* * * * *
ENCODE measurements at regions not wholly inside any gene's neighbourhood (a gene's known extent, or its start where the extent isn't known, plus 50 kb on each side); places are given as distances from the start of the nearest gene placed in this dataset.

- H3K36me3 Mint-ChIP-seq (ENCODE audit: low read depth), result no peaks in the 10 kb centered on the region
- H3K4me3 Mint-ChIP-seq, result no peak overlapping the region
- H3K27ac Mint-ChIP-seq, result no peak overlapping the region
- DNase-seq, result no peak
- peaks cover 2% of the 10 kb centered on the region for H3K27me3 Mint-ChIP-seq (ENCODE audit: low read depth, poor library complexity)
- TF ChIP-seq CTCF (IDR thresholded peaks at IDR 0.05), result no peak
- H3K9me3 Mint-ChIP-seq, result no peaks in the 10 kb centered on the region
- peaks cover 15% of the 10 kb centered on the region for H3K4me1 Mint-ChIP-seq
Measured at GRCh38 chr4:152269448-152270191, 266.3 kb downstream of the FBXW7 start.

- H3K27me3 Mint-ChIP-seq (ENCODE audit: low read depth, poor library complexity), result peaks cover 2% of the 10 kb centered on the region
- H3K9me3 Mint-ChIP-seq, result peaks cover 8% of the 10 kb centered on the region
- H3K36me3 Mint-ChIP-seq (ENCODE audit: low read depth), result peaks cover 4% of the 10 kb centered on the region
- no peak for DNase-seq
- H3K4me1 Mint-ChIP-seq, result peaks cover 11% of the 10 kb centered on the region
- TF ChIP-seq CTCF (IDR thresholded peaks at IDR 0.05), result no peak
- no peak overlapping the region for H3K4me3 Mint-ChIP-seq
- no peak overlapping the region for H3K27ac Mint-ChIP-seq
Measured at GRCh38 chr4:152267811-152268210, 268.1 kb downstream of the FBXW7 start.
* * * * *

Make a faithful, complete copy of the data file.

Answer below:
ENCODE measurements at regions not wholly inside any gene's neighbourhood (a gene's known extent, or its start where the extent isn't known, plus 50 kb on each side); places are given as distances from the start of the nearest gene placed in this dataset.

- H3K36me3 Mint-ChIP-seq (ENCODE audit: low read depth), result no peaks in the 10 kb centered on the region
- H3K4me3 Mint-ChIP-seq, result no peak overlapping the region
- H3K27ac Mint-ChIP-seq, result no peak overlapping the region
- DNase-seq, result no peak
- peaks cover 2% of the 10 kb centered on the region for H3K27me3 Mint-ChIP-seq (ENCODE audit: low read depth, poor library complexity)
- TF ChIP-seq CTCF (IDR thresholded peaks at IDR 0.05), result no peak
- H3K9me3 Mint-ChIP-seq, result no peaks in the 10 kb centered on the region
- peaks cover 15% of the 10 kb centered on the region for H3K4me1 Mint-ChIP-seq
Measured at GRCh38 chr4:152269448-152270191, 266.3 kb downstream of the FBXW7 start.

- H3K27me3 Mint-ChIP-seq (ENCODE audit: low read depth, poor library complexity), result peaks cover 2% of the 10 kb centered on the region
- H3K9me3 Mint-ChIP-seq, result peaks cover 8% of the 10 kb centered on the region
- H3K36me3 Mint-ChIP-seq (ENCODE audit: low read depth), result peaks cover 4% of the 10 kb centered on the region
- no peak for DNase-seq
- H3K4me1 Mint-ChIP-seq, result peaks cover 11% of the 10 kb centered on the region
- TF ChIP-seq CTCF (IDR thresholded peaks at IDR 0.05), result no peak
- no peak overlapping the region for H3K4me3 Mint-ChIP-seq
- no peak overlapping the region for H3K27ac Mint-ChIP-seq
Measured at GRCh38 chr4:152267811-152268210, 268.1 kb downstream of the FBXW7 start.